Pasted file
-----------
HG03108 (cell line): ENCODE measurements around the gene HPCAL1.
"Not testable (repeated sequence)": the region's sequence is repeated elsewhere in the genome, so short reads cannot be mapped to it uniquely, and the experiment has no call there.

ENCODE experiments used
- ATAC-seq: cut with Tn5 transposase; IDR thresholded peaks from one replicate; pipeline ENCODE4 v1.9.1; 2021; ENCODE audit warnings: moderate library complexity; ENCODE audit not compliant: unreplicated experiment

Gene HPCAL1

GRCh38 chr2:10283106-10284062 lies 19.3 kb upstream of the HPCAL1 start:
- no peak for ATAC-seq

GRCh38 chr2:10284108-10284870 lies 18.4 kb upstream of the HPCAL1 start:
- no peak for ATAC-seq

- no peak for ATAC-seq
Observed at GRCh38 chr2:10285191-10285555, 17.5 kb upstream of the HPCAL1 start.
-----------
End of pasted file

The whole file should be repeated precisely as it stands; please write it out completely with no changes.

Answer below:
HG03108 (cell line): ENCODE measurements around the gene HPCAL1.
"Not testable (repeated sequence)": the region's sequence is repeated elsewhere in the genome, so short reads cannot be mapped to it uniquely, and the experiment has no call there.

ENCODE experiments used
- ATAC-seq: cut with Tn5 transposase; IDR thresholded peaks from one replicate; pipeline ENCODE4 v1.9.1; 2021; ENCODE audit warnings: moderate library complexity; ENCODE audit not compliant: unreplicated experiment

Gene HPCAL1

GRCh38 chr2:10283106-10284062 lies 19.3 kb upstream of the HPCAL1 start:
- no peak for ATAC-seq

GRCh38 chr2:10284108-10284870 lies 18.4 kb upstream of the HPCAL1 start:
- no peak for ATAC-seq

- no peak for ATAC-seq
Observed at GRCh38 chr2:10285191-10285555, 17.5 kb upstream of the HPCAL1 start.